The Historical Art of John Paul Strain
John Paul Strain - Historical Artist
Historical Paintings


Lt. Colonel George Armstrong Custer’s Gold Plated Navy Colt Pistols
Colonel Custer’s Colts

One of the more famous names coming out of the Civil War was Brevet General George Armstrong Custer. Know as the “Boy General” he was an extremely aggressive and courageous commander, who led his troops from the front. He was hailed as a hero for his leadership and actions in the battle of Gettysburg, and continued to perform as an outstanding commander in critical campaigns such as the Battle of the Wilderness, the Battle of Yellow Tavern, the Battle of Trevilian Station and the Battle of Cedar Creek. Custer was also present and a notable figure at General Lee’s surrender at Appomattox.

After the war Custer considered going into politics while hoping for a new assignment from the war department. It came on July 28, 1866 where he was appointed lieutenant colonel of the newly created 7th Cavalry Regiment which was headquartered at Fort Riley, Kansas. Custer soon found himself heavily involved with another major problem, trying to protect settlers moving west on Native American land. Over time hostilities became worse, and when gold was discovered in sacred Indian territory known as the Black Hills, the Indian tribes gathered together for battle. The Battle of the Little Bighorn would become “Custer’s Last Stand” where he and his 7th Cavalry would ride to glory.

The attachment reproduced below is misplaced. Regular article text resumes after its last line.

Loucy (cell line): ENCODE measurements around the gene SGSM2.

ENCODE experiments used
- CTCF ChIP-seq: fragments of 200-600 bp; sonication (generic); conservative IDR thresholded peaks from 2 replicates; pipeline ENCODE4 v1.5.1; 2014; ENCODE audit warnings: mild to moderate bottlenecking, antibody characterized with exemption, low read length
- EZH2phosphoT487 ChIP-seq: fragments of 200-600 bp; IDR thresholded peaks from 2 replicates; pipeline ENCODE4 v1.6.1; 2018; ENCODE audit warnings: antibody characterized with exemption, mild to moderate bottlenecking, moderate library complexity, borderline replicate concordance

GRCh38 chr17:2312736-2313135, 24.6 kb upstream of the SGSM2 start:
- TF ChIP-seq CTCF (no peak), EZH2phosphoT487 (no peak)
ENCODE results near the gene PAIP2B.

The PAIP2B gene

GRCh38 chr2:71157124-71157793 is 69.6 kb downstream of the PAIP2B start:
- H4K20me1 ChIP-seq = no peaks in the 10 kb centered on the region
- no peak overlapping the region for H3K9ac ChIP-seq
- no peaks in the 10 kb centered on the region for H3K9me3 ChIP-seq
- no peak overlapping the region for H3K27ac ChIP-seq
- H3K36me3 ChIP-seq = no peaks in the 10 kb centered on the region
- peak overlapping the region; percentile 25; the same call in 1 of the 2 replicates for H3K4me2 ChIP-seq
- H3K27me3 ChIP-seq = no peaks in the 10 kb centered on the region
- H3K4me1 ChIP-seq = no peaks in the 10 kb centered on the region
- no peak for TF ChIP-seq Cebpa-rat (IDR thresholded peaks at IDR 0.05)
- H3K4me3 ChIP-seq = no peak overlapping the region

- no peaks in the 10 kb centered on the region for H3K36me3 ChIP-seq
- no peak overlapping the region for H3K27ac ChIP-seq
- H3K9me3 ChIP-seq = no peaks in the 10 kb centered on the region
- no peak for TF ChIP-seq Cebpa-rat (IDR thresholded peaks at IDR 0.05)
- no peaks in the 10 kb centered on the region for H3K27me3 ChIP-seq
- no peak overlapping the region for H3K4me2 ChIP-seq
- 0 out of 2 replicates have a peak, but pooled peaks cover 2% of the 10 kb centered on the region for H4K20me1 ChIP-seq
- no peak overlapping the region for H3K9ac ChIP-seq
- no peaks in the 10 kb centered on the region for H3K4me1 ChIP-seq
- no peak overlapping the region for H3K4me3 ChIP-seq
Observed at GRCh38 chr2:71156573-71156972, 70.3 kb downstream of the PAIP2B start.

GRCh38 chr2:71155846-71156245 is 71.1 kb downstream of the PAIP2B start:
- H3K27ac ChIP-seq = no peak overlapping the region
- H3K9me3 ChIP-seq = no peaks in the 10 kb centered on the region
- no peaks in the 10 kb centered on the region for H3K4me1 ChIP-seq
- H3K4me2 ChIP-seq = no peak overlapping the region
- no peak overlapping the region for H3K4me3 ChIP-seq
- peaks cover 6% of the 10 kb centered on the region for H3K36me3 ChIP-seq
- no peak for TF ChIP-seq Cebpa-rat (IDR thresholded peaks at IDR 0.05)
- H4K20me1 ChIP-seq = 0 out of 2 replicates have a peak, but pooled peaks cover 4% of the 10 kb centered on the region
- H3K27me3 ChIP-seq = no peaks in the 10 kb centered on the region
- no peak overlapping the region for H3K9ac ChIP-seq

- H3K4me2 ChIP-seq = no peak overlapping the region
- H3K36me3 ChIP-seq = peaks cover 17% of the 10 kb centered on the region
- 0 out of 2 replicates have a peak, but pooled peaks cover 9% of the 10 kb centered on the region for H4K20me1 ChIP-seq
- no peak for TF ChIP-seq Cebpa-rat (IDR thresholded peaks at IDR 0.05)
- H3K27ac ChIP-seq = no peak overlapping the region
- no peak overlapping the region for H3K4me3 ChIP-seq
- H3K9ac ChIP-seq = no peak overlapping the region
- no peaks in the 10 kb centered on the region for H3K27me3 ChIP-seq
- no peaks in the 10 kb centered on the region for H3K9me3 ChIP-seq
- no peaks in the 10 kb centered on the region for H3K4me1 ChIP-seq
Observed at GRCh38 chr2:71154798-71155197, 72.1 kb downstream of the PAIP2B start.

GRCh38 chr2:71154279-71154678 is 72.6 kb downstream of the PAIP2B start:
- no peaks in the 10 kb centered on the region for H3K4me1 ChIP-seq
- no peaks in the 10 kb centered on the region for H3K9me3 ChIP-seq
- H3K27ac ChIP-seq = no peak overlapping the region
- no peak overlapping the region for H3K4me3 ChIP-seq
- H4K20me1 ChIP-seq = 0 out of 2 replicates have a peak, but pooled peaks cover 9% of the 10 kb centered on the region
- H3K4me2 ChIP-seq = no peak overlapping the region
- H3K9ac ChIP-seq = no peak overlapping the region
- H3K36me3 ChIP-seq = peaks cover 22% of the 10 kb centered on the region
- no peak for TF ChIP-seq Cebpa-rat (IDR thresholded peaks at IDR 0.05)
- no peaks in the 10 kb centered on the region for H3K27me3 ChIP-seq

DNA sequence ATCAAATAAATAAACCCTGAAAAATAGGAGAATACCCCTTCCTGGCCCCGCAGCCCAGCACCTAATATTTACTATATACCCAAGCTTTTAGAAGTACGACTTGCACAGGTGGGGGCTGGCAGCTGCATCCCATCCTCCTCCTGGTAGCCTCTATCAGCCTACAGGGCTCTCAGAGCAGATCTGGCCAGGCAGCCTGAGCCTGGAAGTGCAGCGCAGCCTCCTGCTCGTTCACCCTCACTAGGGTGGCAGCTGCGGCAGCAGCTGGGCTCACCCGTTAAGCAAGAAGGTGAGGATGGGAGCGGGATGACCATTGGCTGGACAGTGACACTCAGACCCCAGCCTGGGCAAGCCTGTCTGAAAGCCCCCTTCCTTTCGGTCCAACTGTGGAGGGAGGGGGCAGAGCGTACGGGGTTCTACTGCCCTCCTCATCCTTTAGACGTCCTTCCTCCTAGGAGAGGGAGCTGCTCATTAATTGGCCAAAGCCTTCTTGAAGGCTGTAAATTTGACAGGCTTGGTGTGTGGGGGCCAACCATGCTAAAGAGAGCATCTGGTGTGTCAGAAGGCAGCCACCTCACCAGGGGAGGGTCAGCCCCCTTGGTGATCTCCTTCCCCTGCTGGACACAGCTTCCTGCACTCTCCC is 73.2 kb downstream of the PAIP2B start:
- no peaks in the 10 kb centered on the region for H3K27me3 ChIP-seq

Throughout his military career, Custer had a flair for custom uniforms and carried himself with a certain dash and aplomb. His long blond curly hair, (sometimes scented with cinnamon) and flashy uniform were his trademarks.

After one of his notable accomplishments in 1863, he was presented with two, gold/silver plated 36 caliber Navy Colt revolvers engraved by Louis Daniel Nimschke, sporting eagle handles carved of elephant ivory. The pistol’s cylinders, loading levers, back straps, hammers, and trigger guards were all gold plated.

Today much of the gold plating has been worn off, and as Custer was known to sport upscale personal weapons, it is not unrealistic to presume these pistols were carried in pommel holsters during the war, as they have certainly seen service. The pistols are currently on display in the Frazier History Museum in Louisville Kentucky.

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Archival Paper Giclées

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Image Size: 16" x 24"
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Canvas Giclées

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Image Size 16" x 24"
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Historical Paintings